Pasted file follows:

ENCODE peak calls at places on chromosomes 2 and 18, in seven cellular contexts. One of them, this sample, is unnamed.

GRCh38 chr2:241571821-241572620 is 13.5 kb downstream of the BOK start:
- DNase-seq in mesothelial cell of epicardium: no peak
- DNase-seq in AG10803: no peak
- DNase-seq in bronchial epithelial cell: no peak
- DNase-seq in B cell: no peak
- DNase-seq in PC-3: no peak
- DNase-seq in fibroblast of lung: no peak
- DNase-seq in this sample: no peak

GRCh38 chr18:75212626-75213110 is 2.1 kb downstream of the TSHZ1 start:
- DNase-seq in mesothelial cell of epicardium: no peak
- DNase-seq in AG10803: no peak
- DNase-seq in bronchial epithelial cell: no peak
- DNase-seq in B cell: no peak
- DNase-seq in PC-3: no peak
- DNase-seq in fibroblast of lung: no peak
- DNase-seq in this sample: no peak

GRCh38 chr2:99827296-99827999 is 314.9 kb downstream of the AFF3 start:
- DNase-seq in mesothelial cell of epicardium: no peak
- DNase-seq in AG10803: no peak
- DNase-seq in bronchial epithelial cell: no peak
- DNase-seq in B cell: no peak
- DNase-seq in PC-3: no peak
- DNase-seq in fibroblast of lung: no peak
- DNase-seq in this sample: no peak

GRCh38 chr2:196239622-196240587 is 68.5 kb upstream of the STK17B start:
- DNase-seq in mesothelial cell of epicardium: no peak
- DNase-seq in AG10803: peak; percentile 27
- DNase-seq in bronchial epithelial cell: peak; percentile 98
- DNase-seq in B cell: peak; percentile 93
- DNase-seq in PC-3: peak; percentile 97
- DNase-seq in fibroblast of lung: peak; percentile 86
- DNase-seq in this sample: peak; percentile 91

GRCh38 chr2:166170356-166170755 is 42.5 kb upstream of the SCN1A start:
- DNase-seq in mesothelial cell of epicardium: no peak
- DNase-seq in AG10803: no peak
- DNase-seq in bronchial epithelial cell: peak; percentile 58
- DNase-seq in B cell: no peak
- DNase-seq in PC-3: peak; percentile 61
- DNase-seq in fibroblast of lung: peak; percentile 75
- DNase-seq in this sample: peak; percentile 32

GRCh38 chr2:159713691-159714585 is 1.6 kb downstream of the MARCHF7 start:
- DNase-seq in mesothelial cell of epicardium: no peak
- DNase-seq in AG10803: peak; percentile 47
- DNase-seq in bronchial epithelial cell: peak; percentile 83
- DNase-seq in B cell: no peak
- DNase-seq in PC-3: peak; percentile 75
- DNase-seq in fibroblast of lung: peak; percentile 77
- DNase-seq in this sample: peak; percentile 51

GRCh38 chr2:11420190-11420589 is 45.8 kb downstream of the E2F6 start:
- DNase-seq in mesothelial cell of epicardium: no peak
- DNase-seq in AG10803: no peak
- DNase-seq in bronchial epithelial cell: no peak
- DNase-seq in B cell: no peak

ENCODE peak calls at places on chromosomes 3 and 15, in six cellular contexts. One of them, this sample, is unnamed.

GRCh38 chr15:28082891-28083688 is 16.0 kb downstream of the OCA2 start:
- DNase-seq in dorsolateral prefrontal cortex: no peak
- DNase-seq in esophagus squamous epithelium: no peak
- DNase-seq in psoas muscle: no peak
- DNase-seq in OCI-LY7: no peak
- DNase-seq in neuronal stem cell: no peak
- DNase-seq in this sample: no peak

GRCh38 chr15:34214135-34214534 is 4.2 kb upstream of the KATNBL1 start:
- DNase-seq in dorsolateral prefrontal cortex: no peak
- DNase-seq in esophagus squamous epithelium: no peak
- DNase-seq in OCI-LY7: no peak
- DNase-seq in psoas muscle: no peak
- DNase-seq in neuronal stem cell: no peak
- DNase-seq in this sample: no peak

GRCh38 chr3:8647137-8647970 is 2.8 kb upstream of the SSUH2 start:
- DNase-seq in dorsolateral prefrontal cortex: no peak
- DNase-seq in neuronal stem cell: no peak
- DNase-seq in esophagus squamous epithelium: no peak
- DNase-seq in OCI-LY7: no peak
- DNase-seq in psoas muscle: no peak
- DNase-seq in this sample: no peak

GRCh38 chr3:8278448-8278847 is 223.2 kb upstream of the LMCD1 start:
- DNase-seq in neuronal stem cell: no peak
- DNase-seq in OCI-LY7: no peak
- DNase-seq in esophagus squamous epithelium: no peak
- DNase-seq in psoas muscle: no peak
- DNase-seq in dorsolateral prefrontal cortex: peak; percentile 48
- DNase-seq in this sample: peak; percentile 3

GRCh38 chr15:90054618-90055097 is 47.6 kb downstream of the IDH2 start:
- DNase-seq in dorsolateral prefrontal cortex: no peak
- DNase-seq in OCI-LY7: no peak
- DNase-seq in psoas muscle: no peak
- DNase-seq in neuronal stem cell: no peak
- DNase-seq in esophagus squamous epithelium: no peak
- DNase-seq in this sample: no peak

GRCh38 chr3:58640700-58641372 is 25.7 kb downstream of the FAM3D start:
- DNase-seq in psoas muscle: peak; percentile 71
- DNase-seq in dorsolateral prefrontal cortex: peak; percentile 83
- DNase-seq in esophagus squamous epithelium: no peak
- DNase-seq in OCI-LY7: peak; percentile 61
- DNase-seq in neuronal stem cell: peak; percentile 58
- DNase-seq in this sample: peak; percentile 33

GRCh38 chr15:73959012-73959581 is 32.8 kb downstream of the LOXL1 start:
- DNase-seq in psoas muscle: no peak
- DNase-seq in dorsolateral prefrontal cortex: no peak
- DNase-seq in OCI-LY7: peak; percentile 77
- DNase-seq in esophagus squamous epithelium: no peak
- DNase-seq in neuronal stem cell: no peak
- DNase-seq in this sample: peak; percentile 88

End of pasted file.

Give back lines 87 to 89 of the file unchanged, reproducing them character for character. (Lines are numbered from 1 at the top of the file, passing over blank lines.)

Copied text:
- DNase-seq in psoas muscle: no peak
- DNase-seq in neuronal stem cell: no peak
- DNase-seq in esophagus squamous epithelium: no peak